The Importance of Specialty

If you drive a Lexus do you take it to the Ford dealer to get serviced?  Likewise, if you drive a Buick do you take it to Honda dealership for service? My guess is you don’t. My guess is you want someone who specializes in your type of car to fix your car.  What about food?  Do you go to a hamburger place and order fish?  Or maybe you go to a Mexican restaurant and order pancakes?  My guess you go to the type of restaurant you feel like that specializes in a certain type of food.  Doctors? 

Well, you get the point.  How can the same not be true for your lawyer? If you get in a car accident do NOT call me because I do not know the in’s and out’s of personal injury cases. Likewise, if you get charged with a crime please do not call me with your “one call” because I do not know the first thing about criminal defense.  I know all about wills and trusts though!

When you are thinking of hiring an attorney look at their web site, look at the state bar website, and then ask the attorney. I can tell you 100% of my practice is dedicated to wills, trusts, probate and estate planning. ONE-HUNDRED PERCENT. I do not dabble in any other area of law.  When you are deciding who to hire to organize your family’s estate do some research! Check the other attorney’s backgrounds and find out if the dabble in estate planning or have dedicated 100% of their professional life to one area of law.

If their website says they practice a large list of areas that means they are a generalist who is probably not as knowledgeable at estate planning as someone like me who is a Certified Specialist in estate planning, trust and probate law as determined by the State Bar of California Board of Legal Specialization. This means I took a second bar exam… yes, I am that crazy! A one day exam only in these areas of law. Once I passed that I then underwent a deep background check where lawyers and Judges confirmed to the state bar that I know about trusts, probate and estate planning.  For you to hire anybody but a certified specialist is a mistake in my opinion!

Go to my website, go to lawyers.com, go to the state bar website. Every place you look it will say that I do wills, trusts, probate and estate planning. If you find a website that says I do anything else let me know so I can fix it!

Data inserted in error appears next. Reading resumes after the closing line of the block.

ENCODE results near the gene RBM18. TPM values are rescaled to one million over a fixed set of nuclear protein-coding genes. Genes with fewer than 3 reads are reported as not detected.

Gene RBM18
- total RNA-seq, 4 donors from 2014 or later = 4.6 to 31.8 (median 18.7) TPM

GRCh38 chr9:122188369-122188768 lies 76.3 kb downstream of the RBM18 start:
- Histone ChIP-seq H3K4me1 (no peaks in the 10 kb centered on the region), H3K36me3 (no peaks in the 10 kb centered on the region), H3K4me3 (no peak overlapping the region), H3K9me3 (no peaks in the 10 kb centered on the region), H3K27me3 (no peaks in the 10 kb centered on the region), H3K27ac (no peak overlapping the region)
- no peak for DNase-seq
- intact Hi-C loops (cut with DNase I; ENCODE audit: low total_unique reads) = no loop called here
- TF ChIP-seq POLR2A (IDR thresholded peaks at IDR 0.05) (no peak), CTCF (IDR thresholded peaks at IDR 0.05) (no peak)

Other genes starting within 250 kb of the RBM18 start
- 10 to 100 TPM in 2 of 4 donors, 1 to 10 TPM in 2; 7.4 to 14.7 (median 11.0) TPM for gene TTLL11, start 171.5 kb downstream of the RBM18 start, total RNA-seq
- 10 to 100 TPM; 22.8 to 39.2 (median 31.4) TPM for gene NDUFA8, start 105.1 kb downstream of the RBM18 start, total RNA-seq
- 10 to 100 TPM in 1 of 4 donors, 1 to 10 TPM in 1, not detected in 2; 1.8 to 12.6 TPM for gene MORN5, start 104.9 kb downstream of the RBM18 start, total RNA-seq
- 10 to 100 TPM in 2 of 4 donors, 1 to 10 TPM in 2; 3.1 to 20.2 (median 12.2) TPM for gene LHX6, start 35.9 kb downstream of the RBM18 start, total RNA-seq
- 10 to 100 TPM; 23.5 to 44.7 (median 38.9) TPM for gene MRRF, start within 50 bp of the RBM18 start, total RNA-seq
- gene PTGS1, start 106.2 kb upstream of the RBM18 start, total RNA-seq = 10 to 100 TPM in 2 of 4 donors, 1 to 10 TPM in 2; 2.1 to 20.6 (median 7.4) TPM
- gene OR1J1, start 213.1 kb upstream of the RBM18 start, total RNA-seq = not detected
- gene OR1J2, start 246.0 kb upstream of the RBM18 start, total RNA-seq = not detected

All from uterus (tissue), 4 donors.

If an attorney tells you (or their website shows) that they practice in several areas of law how can they be GREAT at it?  I know attorneys who think estate planning is just filling out some forms. It is NOT that simple. I promise.  The mistakes that can be made can be devastating and can cost your family huge amounts of money, can cause family strife and can usually be avoided!  Use an attorney who focuses their law practice on estate planning if you need a new trust. Do not make a mistake and let a slick talking salesman tell you anything different. You do need to use a specialist!  No, it’s not brain surgery but I know you wouldn’t want an orthopedic surgeon doing your brain surgery so don’t select a family law attorney to do your estate plan.  Select an ESTATE PLANNING ATTORNEY to do your estate plan!

In closing, if you need to know about wills, trusts, probate, estate planning, family limited partnerships, life insurance trusts, qualified personal residence trusts, QPRT’s, QDOTS, heggstad petitions, 850 petitions, probate court petitions, living trusts, loving trusts, revocable trusts, powers of attorneys, health care directives, Qtips, living wills, family LLC’s, family FLP’s, estate taxes, gift taxes, annual exemptions, generation skipping taxes, property taxes, capital gains taxes, and the list goes on then YES please call me!

-John

Share/Bookmark

A little mis-direction

I have written before about asset protection. It’s the hot item right now as people are getting sued, finding out they co-signed something they should not have, and finding out that personal guarantees mean you can actually be personally LIABLE!  Today I am going to write about a simple thing you can do with your current (or about to be set up) revocable “living” trust to give you a small amount of asset protection.

A standard revocable trust provides NO asset protection for you. However, what is a very common method of determining a potential defendant in a lawsuit?  Lawyers look in the real property records.  Amazingly the public records show what real estate is titled in your name, what you paid, what your down payment was, what your first mortgage was for, what your second (or re-fi’s) were for, what banks those loans are with, and a whole host of other information.  Yes, it’s PUBLIC.  Also, a lot of older records include your phone number even if you have an un-listed number.  Call the county assessor and find out what public information there is out there about your house.  

What if you could put a little hurdle to make it more difficult for potential litigants, or just random crazy people, to find what property you own? It’s just a little mis-direction play but it can be a touchdown in your asset protection.  Though you may be unlisted in the white pages you likely ARE listed in the real estate records which are likely search-able on many websites!  Let’s say you live on Main Street and your name is John Smith.  Most people would call their trust the “Smith Family Trust.”  Now that’s good but it’s still in your name and thus shows up in name searches.  What if you changed your trust name to the “Main Street Trust?”  A person wanting to sue you would do a search for “Smith” and they would not find your house or other real estate as they are titled in the name of the Main Street Trust! 

NO this is not an impervious wall but this will reduce your chances of a lawsuit and will put up one additional wall to make it harder for lunatics (or criminals) to find out where you live. Check back in a few days for another simple tip like this….